It used to be said that the claimant must elect either for damages or an account, upon the theory that by seeking an account the claimant adopted the defendant’s act as his own, but this explanation is now dubious. The better principle is merely that in respect of any one infringement the claimant should not be entitled to be both reimbursed and compensated [citing s 61(2) of the Patents Act 1977].

What comes to mind here is the established principle of statutory interpretation that the legislature is not presumed to take away existing rights except where it is expressly spelled out in the provision itself or by necessary implication. Notably, the Court of Appeal in Leong Wai Kay v Carrefour Singapore Pte Ltd [2007] 3 SLR 78 at [13] approved the passage in In re Cuno (1889) 43 Ch D 12 where Bowen LJ said (at 17):

[I]n the construction of statutes, you must not construe the words so as to take away rights which already existed before the statute was passed, unless you have plain words which indicate that such was the intention of the legislature.

39. Section 67(2) has to be construed with this established principle of statutory interpretation in mind. If analysed in the way explained by Pumfrey J, the Spring Form definition would lead to the rather implausible result that separate torts would nonetheless bind the plaintiff to the same remedy. To reiterate, this would be a departure from the common law position where alternative and inconsistent remedies were from two separate causes of action originating from the same set of facts (see Lord Diplock’s speech in Mahesan at p 382). Papps v Mahon [1966] NZLR 288 at 292 helpfully explains the distinction between an additional cause of action and an alternative remedy. Wilson J said:

The same facts and circumstances may give rise to a right to relief under more than one principle of law or equity and in such case the causes of action are different, but if the same relief is claimed under two or more causes of action they are alternative causes of action.

40. The concern that prompted Pumfrey J to define 'the same infringement' as a single defendant’s activities in respect of a single infringing article or operation of a process was the fact that while manufacture and sale were two separate acts of infringement, the patentee’s loss or the defendant’s profit stemmed from 'the whole course of the infringer’s dealing'. To Pumfrey J, it made no sense to allow an account of profits for the unauthorized manufacture of a patented product but damages for the sale of that same product. This is a valid concern. However, this concern alone should not be reason for defining 'the same infringement' in such a wide manner contrary to the established rule of statutory interpretation (see [38] above).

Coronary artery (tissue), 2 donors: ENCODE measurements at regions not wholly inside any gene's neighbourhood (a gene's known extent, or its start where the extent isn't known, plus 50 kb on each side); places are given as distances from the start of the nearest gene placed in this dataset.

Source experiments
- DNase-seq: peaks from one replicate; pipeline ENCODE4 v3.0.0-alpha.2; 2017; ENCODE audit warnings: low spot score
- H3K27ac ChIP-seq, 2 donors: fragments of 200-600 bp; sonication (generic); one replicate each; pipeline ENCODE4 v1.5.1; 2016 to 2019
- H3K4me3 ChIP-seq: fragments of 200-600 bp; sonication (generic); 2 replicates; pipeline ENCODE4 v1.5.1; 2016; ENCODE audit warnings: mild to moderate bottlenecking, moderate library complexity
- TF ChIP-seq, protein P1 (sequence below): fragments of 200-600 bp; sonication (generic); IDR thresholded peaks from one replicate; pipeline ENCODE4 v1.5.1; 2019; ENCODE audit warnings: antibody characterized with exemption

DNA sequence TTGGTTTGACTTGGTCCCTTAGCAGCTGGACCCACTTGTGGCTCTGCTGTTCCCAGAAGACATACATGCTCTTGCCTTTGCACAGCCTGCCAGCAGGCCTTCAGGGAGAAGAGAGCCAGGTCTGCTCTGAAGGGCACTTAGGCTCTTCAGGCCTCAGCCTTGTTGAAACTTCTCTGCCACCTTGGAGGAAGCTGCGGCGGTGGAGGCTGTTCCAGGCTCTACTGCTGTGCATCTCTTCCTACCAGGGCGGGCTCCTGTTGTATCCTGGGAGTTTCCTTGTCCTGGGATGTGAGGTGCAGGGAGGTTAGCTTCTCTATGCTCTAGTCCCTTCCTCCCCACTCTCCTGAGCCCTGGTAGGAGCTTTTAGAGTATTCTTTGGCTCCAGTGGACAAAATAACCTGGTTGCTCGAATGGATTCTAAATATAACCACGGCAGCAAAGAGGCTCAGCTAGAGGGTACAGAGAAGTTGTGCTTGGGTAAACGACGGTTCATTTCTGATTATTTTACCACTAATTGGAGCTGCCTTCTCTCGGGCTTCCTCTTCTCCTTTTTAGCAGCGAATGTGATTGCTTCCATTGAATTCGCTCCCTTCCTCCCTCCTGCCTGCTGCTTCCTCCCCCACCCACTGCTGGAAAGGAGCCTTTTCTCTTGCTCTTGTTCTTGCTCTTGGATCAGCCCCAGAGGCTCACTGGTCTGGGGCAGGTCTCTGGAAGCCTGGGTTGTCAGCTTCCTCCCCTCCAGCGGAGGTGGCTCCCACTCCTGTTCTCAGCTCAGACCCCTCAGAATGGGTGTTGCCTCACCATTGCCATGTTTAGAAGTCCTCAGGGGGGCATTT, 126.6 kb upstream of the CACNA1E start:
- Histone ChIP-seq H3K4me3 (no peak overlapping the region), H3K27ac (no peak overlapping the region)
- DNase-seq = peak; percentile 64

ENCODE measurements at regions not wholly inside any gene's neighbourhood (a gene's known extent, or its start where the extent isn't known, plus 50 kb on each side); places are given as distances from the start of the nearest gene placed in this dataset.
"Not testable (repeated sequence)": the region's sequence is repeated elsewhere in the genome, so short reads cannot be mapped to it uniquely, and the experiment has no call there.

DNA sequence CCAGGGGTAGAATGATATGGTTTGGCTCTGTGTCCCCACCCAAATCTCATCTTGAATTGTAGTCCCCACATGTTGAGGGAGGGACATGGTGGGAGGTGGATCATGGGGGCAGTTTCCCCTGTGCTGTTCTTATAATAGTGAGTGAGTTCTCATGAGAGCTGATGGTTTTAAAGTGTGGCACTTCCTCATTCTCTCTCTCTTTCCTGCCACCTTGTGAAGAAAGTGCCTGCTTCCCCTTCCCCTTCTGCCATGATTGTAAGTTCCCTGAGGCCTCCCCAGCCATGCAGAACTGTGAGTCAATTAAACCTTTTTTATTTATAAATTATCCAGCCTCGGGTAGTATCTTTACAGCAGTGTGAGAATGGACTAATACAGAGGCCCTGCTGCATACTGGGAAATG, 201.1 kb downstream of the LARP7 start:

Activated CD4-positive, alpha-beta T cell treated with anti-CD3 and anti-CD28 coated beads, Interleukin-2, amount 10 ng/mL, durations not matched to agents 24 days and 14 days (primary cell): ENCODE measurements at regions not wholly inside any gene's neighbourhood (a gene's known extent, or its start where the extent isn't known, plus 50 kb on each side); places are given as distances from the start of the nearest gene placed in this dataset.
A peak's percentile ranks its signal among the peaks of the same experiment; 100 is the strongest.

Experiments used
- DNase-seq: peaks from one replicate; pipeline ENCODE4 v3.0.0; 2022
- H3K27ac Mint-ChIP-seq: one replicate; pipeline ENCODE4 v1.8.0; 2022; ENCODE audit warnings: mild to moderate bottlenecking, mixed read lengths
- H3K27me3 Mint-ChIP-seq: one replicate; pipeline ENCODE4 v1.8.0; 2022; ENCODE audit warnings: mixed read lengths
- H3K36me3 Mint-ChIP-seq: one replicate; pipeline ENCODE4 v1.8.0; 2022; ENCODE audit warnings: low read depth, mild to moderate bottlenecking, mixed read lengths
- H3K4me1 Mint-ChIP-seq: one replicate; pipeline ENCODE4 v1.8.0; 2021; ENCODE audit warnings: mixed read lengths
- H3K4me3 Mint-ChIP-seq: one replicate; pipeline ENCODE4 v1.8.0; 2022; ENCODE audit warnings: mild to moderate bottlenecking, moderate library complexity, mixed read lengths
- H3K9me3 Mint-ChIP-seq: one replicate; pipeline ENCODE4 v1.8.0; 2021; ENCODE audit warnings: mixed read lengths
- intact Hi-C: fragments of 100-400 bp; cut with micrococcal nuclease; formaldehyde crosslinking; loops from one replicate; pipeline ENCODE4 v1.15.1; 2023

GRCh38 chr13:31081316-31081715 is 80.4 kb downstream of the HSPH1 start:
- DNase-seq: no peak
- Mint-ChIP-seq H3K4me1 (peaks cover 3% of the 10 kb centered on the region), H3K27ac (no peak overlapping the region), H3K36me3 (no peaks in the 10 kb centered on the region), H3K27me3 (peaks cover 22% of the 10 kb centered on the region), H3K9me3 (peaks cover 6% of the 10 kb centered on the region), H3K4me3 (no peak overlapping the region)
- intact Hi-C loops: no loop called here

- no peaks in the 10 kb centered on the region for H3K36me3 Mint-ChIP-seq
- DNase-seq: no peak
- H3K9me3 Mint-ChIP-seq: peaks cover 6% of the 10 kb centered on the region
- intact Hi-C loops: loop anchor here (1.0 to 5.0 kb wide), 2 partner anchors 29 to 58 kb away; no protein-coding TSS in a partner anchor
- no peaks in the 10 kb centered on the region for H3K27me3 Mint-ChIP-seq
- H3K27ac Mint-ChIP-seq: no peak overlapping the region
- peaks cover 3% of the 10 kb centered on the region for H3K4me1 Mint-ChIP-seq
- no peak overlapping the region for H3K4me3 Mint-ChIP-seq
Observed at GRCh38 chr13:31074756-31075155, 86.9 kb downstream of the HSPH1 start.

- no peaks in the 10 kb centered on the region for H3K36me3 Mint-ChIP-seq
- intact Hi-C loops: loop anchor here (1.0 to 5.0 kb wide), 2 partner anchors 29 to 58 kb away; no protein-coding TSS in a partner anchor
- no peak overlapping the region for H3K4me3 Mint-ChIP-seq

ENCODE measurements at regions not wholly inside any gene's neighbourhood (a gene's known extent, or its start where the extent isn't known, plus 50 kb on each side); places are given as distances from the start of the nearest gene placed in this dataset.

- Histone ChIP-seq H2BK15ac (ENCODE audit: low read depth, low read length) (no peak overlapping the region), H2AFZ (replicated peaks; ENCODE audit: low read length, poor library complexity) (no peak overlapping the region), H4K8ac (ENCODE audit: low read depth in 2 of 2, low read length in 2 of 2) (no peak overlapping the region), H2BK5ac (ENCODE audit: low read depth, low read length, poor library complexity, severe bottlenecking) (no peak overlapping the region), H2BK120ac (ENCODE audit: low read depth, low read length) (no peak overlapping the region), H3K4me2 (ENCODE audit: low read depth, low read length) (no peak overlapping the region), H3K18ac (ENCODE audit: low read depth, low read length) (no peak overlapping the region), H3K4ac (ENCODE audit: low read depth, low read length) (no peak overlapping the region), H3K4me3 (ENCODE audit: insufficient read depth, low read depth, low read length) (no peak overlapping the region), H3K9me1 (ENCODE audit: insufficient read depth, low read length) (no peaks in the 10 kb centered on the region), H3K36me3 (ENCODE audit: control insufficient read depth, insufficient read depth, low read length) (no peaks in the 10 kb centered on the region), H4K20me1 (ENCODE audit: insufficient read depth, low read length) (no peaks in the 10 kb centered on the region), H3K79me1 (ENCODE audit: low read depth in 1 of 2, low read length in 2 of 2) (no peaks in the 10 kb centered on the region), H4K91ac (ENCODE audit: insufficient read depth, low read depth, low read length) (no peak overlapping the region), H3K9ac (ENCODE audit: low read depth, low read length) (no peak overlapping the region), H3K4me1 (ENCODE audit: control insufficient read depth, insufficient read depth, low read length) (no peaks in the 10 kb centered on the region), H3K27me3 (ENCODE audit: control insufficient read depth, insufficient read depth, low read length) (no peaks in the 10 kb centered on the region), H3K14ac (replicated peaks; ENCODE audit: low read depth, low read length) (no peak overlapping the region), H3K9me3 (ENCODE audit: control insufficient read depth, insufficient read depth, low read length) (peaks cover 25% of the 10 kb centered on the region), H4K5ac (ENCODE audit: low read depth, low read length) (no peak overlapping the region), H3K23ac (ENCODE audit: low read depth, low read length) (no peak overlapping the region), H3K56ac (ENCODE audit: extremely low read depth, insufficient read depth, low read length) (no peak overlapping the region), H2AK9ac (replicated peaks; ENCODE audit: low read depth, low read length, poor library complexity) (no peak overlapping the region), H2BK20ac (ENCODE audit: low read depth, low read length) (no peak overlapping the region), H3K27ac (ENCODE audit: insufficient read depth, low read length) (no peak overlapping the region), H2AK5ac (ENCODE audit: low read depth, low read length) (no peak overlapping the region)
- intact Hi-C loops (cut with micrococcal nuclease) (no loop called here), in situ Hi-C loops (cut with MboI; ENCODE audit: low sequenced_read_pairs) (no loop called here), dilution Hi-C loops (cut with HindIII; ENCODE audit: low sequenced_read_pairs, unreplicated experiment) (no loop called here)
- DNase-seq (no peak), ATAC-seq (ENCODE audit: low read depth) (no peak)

41. One problem identified by Pumfrey J is that it may not be possible to draw a line between what damages or profits can be attributed to one act of infringement and the other when the two are so tightly bound together. That is a quantification problem that does not self-evidently constitute double recovery. When it is alleged that the claims overlap with each other to the extent that they infringe the compensatory principle, it is necessary to look carefully at the basis of each claim, and at whether two lots of compensation are indeed claimed for the same loss. I am satisfied that that is not this case though the limits of the losses claimed will need careful scrutiny in the future, not now. Ultimately, the limit a plaintiff may recover is based on the actual loss suffered by him or the actual profits earned by the defendant, whichever is the greater sum (see Lim Teck Cheng v Wyno Marine Pte Ltd at [38] above). As to the present issue of election, Pumfrey J’s interpretation of the meaning of 'same infringement' is wider than the common law position.

42. Although Pumfrey J considered 'the same infringement' to be only a single defendant’s activities in respect of an infringing article or operation of a process, he went on to use that definition in discussing accounts against successive infringers. Pumfrey J said (at 289-290):

I have already construed the section 61(2) in the context of an account against a particular defendant as meaning that the patentee is restricted to either an account or damages in respect of the defendant's activities in respect of a single infringing article or operation of a process. There is no doubt that so far as one defendant is concerned damages and account of profits are inconsistent. But is the election made in respect of the infringing article in the hands of another. And what about the product of an infringing process which is sold to another and used?

I think the answer to this question is best approached through examining the award of damages. Wherever in a chain of supply a patentee chooses his defendant, he will recover as damages the loss reasonably foreseeable as a result of the infringing article going out into the market. Thus, if it is reasonably foreseeable that the goods manufactured or dealt in by a particular defendant will cause the patentee to lose his profit on a competing sale, he will recover that loss of profit, as will his exclusive licensee if he has one. It is thus often a matter of indifference where in the supply chain the defendant is selected: he may be selected because he is substantial; or because he is the only source of the infringing articles; or to obtain some sort of collateral advantage. If the patentee goes on to sue another, he will only recover the balance of the loss which he has not recovered from other defendants, although he will have a choice as to which to execute against and for how much. It is well settled that recovery of damages does not 'frank' the infringing article for future dealing, but that it remains an infringement.